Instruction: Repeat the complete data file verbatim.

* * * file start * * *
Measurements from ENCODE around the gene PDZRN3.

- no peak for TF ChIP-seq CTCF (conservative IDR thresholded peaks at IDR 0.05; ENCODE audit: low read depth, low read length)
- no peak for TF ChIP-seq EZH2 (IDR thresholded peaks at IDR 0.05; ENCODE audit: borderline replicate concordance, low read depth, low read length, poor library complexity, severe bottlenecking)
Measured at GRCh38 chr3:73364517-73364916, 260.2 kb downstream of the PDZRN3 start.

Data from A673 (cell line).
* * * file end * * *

Measurements from ENCODE around the gene PDZRN3.

- no peak for TF ChIP-seq CTCF (conservative IDR thresholded peaks at IDR 0.05; ENCODE audit: low read depth, low read length)
- no peak for TF ChIP-seq EZH2 (IDR thresholded peaks at IDR 0.05; ENCODE audit: borderline replicate concordance, low read depth, low read length, poor library complexity, severe bottlenecking)
Measured at GRCh38 chr3:73364517-73364916, 260.2 kb downstream of the PDZRN3 start.

Data from A673 (cell line).